The use of feasibility studies for stepped-wedge cluster randomised trials: a protocol for a review of impact and scope.
journal contributionposted on 04.07.2017, 10:25 by Caroline A. Kristunas, Karla Hemming, Helen C. Eborall, Laura J. Gray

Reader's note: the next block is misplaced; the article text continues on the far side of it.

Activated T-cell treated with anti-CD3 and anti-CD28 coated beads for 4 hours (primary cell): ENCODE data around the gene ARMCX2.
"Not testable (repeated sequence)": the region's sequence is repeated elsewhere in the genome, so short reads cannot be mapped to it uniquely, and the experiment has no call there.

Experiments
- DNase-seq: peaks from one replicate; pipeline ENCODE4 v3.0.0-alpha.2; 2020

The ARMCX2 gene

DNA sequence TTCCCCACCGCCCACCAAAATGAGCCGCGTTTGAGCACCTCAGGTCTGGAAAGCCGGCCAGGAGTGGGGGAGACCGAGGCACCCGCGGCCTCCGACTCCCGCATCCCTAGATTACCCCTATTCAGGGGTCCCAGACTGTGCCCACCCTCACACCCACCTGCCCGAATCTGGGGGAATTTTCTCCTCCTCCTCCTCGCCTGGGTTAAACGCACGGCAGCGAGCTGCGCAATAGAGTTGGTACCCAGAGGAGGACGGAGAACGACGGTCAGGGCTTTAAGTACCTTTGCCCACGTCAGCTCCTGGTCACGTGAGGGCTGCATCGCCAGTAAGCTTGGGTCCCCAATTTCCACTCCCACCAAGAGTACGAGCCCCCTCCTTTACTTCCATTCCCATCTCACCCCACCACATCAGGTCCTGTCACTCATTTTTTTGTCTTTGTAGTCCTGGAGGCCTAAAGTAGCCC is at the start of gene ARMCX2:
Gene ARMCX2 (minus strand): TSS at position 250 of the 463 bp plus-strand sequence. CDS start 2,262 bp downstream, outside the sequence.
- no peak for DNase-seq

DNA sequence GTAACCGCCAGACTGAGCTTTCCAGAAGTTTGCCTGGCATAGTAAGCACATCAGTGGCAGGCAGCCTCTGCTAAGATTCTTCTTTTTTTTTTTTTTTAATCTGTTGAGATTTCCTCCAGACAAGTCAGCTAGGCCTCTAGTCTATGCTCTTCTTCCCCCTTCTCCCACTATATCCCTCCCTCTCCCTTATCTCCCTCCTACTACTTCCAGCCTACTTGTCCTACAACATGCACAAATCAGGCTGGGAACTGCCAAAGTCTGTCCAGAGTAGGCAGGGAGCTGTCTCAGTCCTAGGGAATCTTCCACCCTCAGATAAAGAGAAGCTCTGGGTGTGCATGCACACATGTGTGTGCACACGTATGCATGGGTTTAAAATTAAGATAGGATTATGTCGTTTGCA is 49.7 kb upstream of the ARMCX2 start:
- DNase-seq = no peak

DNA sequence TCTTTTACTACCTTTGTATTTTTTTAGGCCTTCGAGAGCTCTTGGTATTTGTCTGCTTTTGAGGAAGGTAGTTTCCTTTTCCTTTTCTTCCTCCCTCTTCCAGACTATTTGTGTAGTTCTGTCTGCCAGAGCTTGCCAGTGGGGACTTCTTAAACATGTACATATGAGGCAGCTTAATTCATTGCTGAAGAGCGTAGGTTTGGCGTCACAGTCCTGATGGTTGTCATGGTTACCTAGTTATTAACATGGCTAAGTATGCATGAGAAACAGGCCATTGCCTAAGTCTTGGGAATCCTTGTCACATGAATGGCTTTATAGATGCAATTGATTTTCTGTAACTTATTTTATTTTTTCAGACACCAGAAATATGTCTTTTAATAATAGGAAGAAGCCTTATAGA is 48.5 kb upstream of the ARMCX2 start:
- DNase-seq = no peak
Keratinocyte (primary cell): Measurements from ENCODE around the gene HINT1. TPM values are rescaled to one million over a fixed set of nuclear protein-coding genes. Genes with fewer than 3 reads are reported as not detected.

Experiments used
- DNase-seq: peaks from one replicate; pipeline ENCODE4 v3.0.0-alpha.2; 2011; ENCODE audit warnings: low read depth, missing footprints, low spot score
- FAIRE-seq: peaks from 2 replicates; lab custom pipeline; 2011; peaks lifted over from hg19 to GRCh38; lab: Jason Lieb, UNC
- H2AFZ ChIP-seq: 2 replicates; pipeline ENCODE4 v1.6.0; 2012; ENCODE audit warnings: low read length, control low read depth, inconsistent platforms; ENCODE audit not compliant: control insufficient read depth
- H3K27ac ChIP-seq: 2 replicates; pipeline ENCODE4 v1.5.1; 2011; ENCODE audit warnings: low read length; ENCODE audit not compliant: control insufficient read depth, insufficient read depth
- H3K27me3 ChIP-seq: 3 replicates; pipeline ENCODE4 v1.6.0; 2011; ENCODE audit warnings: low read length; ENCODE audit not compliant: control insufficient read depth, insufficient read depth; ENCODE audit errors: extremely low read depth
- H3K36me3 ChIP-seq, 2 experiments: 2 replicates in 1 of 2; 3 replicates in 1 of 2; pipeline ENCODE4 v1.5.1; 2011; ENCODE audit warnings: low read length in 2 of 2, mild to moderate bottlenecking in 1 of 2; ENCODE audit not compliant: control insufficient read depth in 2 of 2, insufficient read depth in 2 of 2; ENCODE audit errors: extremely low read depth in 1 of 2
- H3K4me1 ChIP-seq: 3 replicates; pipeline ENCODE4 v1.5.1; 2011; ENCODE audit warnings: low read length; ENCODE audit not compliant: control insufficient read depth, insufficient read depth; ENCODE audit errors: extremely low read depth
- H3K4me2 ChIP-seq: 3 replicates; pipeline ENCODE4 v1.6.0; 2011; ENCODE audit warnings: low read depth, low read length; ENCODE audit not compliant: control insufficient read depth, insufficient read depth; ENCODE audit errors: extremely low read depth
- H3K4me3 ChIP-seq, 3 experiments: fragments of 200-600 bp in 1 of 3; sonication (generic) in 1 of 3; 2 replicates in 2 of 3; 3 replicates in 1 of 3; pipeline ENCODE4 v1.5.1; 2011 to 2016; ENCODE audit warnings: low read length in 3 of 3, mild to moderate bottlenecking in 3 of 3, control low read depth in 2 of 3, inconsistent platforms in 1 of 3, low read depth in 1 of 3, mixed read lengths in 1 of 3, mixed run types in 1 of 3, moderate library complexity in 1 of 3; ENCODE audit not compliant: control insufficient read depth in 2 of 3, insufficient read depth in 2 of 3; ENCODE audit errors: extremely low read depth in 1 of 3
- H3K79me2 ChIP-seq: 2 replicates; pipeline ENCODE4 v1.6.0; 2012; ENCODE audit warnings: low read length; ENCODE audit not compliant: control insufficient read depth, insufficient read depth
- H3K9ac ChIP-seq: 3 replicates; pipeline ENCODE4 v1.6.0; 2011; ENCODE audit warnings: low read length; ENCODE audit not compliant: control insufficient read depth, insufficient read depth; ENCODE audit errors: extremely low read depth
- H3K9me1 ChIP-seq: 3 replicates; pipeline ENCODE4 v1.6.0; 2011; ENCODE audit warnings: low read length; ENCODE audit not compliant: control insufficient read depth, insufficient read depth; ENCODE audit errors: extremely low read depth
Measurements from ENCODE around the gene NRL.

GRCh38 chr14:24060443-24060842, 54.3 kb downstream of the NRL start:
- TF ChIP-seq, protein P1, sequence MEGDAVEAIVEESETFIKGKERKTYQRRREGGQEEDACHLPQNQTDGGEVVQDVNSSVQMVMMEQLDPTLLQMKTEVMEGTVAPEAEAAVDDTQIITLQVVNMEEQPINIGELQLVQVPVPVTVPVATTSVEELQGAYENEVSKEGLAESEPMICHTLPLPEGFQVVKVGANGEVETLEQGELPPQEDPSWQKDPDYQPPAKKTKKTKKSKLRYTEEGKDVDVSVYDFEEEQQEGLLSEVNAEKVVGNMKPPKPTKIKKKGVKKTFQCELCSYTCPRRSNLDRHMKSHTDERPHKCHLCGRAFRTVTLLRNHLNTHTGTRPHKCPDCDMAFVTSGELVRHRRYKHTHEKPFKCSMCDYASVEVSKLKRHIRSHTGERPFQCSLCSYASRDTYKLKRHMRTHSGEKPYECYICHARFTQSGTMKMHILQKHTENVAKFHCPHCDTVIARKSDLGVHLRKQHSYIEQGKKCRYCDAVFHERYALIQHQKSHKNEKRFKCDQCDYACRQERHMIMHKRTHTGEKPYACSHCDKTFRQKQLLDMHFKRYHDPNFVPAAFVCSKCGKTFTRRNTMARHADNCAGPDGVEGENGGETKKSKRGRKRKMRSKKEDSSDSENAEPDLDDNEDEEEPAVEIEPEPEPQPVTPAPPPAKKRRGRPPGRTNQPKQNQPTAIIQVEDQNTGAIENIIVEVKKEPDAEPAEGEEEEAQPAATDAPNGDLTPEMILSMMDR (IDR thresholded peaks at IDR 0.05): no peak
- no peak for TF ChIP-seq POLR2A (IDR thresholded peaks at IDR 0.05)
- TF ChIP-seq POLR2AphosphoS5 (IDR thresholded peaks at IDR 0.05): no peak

Introduction: The stepped-wedge cluster randomised trial (SW-CRT) is a complex design, for which many decisions about key design parameters must be made during the planning. These include the number of steps and the duration of time needed to embed the intervention. Feasibility studies are likely to be useful for informing these decisions and increasing the likelihood of the main trial’s success. However, the number of feasibility studies being conducted for SW-CRTs is currently unknown. This review aims to establish the number of feasibility studies being conducted for SW-CRTs and determine which feasibility issues are commonly investigated. Methods and analysis: Fully published feasibility studies for SW-CRTs will be identified, according to pre-defined inclusion criteria, from searches conducted in Ovid MEDLINE, Scopus, EMBASE, and PsycINFO. In order to also identify and gain information on unpublished feasibility studies the following will be contacted: authors of published SW-CRTs (identified from the most recent systematic reviews); contacts for registered SW-CRTs (identified from clinical trials registries); lead statisticians of UK registered Clinical Trials Units; and researchers known to work in the area of SW-CRTs. Data extraction will be conducted independently by two reviewers. For the fully published feasibility studies, data will be extracted on the study characteristics, the rationale for the study, the process for determining progression to a main trial, how the study informed the main trial and whether the main trial went ahead. The researchers involved in the unpublished feasibility studies will be contacted in order to elicit the same information. A narrative synthesis will be conducted and provided alongside a descriptive analysis of the study characteristics. Ethics and dissemination: This review does not require ethical approval, as no individual patient data will be used. The results of this review will be published in an open access pee-reviewed journal.